#PrideMonth 🌈Transgender Recommendations

It’s Pride Month here in the UK – a time to celebrate and raise awareness for the experiences of those who identify as part of the LGBTQ+ Community. 🌈 It’s also when corporations put rainbows on everything and think that’s enough to convince you you’re an ally. Here at Waypoint Books, we actively recommend LGBT+, BIPOC and Disability Rep books all year round. And because we like to be extra, we’ve got a collection of recommendations for each identity.

This is a list of Transgender Books, with themes, characters and conversations about the Transgender experience. But if you think we’ve missed an important Trans Rep book, make sure to comment or message us!

She Who Became the Sun by Shelley Parker-Chan

With a great mix of High Fantasy style drama and description, and inspired by Chinese history, She Who Became the Sun follows two perspectives as they fight either side of a glorious war. The Zhu siblings are given their fates; for the brother – glory. For the sister, nothing. But when the family are left broken and alone, the brother succumbs to the despair and dies. And his sister takes his identity and his fate. On the other side is a Mongol warrior, a soldier with a grudge against those he fights alongside. But when Zhu makes themselves their target, things get a lot more complicated.

Shelley Parker-Chan (she/they) is an Asian-Australian former diplomat and international development adviser who spent nearly a decade working on human rights, gender equality and LGBT rights in Southeast Asia. She Who Became the Sun is their debut, and the first in a duology. It has BIPOC and Disability Rep, feminist themes and it’s a great time – what more could you want?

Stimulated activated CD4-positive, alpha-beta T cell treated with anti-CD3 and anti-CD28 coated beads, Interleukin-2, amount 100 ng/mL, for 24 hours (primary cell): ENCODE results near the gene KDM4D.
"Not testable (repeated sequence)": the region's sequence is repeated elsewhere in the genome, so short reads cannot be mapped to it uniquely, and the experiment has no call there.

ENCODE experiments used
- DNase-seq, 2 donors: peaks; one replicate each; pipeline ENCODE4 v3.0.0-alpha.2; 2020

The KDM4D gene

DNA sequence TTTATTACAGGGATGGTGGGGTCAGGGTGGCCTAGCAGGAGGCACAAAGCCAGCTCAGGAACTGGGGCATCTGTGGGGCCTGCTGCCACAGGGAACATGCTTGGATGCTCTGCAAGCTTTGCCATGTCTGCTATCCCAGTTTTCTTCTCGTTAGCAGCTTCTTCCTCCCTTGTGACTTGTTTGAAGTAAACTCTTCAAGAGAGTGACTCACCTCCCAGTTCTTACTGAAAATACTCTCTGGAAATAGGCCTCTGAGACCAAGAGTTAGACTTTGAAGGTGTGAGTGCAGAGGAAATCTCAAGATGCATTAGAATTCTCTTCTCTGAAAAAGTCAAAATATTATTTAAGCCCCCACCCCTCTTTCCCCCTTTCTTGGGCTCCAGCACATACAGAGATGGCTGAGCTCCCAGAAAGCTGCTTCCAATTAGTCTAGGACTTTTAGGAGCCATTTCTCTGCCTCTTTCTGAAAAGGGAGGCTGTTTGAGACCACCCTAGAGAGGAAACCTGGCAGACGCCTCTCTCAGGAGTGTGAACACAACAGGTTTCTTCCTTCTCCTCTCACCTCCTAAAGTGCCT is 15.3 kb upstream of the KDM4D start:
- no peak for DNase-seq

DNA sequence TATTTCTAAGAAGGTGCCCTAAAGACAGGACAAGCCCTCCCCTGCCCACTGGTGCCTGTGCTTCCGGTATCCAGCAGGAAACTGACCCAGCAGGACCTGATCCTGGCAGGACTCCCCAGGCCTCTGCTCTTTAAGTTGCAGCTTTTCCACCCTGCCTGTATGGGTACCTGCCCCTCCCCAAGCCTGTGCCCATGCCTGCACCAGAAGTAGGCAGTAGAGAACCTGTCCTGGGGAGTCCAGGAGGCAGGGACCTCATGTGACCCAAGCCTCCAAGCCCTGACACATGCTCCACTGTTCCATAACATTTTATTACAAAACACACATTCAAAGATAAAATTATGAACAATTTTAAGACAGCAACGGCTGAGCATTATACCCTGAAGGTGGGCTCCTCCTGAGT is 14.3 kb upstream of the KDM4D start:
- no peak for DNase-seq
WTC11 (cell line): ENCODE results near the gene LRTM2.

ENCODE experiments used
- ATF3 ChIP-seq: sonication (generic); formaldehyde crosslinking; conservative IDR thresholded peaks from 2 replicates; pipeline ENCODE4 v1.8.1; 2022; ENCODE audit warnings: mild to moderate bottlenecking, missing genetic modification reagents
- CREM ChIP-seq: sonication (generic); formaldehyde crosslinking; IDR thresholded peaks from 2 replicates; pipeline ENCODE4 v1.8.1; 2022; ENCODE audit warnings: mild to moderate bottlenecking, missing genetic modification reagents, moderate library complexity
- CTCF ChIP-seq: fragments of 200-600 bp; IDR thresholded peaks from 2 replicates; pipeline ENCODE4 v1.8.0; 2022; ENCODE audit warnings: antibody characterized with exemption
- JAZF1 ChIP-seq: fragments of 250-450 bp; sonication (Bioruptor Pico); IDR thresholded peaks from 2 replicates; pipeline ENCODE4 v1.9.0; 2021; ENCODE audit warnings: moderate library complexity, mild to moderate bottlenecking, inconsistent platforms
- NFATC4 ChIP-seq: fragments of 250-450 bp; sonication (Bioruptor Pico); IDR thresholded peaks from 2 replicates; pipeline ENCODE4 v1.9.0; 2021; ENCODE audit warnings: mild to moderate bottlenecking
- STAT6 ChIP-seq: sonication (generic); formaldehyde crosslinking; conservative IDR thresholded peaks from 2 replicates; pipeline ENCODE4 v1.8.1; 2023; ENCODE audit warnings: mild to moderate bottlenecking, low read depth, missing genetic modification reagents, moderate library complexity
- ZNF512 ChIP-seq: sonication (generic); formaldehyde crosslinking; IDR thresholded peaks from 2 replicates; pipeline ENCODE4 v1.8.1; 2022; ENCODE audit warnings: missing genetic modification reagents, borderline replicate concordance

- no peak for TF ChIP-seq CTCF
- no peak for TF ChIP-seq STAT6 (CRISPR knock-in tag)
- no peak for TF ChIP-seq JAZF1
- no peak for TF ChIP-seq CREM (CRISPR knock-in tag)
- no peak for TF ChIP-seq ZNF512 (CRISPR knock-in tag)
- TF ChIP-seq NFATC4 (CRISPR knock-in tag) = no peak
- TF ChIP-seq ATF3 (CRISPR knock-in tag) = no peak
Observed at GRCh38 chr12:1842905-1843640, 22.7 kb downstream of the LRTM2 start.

Detransition, Baby by Torrey Peters

Detransition, Baby is a whipsmart debut about three women—transgender and cisgender—whose lives collide after an unexpected pregnancy forces them to confront their deepest desires around gender, motherhood, and sex. Reese almost had it all – a loving relationship, an apartment in New York and a job she didn’t hate – the only thing missing was a baby. But then their girlfriend, Amay, detransitioned and became Ames. Now she’s in a self-destructive pattern, avoiding her loneliness and sleeping with married men.

Ames isn’t happy either; he thought detransitioning would make life easier – not cost him his only family. When Ames’s boss and lover, Katrina, reveals that she’s pregnant with his baby. Katrina isn’t sure she wants to keep the baby, but Ames sees this as an opportunity. Could the three of them be some kind of unconventional family? Raise the baby together? Detransition, Baby is provocative and thoughtful, full of messy people and found family. It discusses the vulnerable corners of womanhood that platitudes and good intentions can’t reach.

Cemetery Boys by Aiden Thomas

I adore this book. I’d love to leave this synopsis/review there because that’s all you should need to know about Cemetery Boys, but you might not know how great our taste is yet so let me give a bit more detail.

Yadriel is a Brujo. He knows this because he’s summoned a ghost – and now he can’t get rid of it. His family still see him as what he was, who he was. But if he works with Julien, maybe he can prove himself. Cemetery Boys is a LatinX Gothic YA novel and so much fun. There’s a sweet LGBT romance, great mythology and a great mystery. It’s a Multi Award Winner and Own Voices.

Melissa by Alex Gino

Previously published under the title George, Melissa explores coming out as a transgender person suitable for middle-grade readers and older. It’s a very gentle and thorough contemporary, perfect for fans of A Kind of Spark. When Melissa is told their year play is going to be Charlotte’s Web, she knows she’d be perfect for the role of Charlotte. But her teacher won’t even let her audition – because she’s a boy. With the help of her friends, Melissa comes up with a plan. Not just to be Charlotte, but to be who they are.